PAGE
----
I'll be working continuously this month trying to set a deadline to force a new policy in Iraq. I'll try to stop by as often as I can this month with ways you can, if you choose, put the pressure on the Roadblock Republicans to force them to take a new tack. In the end, it's been sustained action by millions of activists that have gotten us this far, and it's only through the loud voices of those activists that we can get what's right — an end to the Bush doctrine in Iraq, and a policy worthy of our soldiers' sacrifice.

Rather than work to fix what he got wrong, Sen Kerry could have chosen to hide behind rationalizations and freshly invented benchmarks; he could, like Mitch McConnell and other right-wing toadies, have found new reasons to continue with the failures in the hope that doing so would let him evade his own ultimate responsibility.

But that's what cowards and dishonorable thugs do. Gentlemen of honor own up to their mistakes and work to correct them. They speak truth, no matter how personally costly. John Kerry knows that as he works to end this war, he helped begin it. He carries the knowledge that his acquiescence to Bush's lies — at best, that he was suckered by Rove and Cheney — allowed this bloodbath to begin. But he's an honorable man, and a courageous one, and he doesn't let a little thing like pride get in the way of doing the right thing.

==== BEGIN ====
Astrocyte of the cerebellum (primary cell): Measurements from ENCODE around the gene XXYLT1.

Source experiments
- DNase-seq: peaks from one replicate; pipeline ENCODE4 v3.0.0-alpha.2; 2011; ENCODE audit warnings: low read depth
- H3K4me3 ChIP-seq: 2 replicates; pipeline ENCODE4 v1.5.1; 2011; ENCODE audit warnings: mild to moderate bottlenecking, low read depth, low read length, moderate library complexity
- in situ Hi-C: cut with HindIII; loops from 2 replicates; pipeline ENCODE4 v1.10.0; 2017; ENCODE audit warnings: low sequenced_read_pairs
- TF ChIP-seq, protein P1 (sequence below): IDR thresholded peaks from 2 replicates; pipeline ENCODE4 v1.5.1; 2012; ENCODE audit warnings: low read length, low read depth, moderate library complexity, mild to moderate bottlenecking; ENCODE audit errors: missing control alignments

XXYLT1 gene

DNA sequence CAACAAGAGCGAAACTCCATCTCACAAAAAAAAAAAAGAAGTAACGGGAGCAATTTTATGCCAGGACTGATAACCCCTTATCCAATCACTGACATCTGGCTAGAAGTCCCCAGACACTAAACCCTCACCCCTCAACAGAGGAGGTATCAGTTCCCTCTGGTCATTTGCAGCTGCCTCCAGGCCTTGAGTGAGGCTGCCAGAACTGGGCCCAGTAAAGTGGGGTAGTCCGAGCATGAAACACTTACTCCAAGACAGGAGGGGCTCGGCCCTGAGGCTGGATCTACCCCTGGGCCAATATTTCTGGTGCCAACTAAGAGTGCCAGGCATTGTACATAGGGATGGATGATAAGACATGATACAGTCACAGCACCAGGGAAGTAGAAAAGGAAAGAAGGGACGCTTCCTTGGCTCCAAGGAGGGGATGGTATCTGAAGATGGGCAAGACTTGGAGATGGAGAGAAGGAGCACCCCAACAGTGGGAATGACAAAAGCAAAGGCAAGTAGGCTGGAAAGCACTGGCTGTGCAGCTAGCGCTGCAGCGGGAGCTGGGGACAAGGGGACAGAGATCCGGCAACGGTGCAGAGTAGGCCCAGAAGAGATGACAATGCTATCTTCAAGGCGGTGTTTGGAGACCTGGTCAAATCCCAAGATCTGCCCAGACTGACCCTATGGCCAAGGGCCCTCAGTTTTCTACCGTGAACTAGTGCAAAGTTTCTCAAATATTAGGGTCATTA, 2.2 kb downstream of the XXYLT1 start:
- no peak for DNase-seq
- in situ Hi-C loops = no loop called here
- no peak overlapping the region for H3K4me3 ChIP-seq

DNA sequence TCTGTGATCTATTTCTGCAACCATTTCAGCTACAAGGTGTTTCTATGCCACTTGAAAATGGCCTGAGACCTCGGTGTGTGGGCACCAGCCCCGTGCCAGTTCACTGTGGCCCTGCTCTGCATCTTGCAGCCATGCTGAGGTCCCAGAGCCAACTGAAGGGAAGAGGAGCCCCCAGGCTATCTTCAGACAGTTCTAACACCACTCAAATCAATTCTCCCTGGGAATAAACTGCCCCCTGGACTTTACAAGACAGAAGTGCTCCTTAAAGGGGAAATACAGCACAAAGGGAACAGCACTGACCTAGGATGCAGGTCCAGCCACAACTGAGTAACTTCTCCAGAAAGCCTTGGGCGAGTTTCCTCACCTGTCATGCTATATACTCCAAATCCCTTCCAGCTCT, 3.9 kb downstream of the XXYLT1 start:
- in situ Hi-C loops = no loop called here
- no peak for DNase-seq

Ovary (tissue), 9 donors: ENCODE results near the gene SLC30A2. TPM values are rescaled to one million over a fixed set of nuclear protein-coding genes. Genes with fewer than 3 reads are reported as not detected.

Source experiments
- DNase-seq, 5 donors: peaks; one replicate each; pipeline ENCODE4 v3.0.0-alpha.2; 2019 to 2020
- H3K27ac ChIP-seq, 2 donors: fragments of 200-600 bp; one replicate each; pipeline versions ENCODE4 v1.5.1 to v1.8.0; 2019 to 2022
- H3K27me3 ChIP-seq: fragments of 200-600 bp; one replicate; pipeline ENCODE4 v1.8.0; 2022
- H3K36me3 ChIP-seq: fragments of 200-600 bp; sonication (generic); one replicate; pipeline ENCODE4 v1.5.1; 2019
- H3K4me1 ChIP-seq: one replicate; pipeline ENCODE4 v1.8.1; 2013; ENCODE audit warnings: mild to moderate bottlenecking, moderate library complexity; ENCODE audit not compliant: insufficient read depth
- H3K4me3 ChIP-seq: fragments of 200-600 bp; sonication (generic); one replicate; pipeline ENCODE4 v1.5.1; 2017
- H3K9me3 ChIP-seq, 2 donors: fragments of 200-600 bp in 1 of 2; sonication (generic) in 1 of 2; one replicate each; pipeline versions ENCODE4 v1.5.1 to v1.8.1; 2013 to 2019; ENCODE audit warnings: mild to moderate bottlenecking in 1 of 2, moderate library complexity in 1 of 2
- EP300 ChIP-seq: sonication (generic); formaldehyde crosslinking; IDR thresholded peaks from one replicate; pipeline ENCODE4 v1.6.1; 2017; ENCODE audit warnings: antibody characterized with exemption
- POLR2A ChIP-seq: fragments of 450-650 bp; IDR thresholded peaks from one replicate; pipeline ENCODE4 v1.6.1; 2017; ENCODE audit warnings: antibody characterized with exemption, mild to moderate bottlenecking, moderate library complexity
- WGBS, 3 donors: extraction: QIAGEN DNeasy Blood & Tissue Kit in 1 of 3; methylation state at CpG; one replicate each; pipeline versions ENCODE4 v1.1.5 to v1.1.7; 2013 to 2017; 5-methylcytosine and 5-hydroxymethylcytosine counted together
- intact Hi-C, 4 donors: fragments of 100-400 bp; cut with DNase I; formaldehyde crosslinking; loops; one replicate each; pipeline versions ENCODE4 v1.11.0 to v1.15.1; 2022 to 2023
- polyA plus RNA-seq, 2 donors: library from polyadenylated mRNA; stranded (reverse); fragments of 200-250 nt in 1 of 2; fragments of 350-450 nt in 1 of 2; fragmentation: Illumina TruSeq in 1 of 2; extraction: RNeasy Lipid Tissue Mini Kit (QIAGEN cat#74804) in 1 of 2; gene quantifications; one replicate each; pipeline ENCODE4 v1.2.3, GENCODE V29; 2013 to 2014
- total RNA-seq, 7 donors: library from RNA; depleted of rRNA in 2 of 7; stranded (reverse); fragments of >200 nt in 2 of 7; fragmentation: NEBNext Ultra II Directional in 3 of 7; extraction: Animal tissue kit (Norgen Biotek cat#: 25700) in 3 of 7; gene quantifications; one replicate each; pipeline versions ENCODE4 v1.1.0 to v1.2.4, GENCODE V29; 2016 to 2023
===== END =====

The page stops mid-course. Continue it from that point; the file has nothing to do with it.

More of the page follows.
Or perhaps pride is why he is working so hard to undo his mistake. After all, the people who are truly responsible for this war have shown neither pride, nor courage, nor honor. Only avarice, disregard for human life, a level of hubris that would gobsmack Shakespeare, and a lust to spend endless amounts of blood in the name of God and petroleum.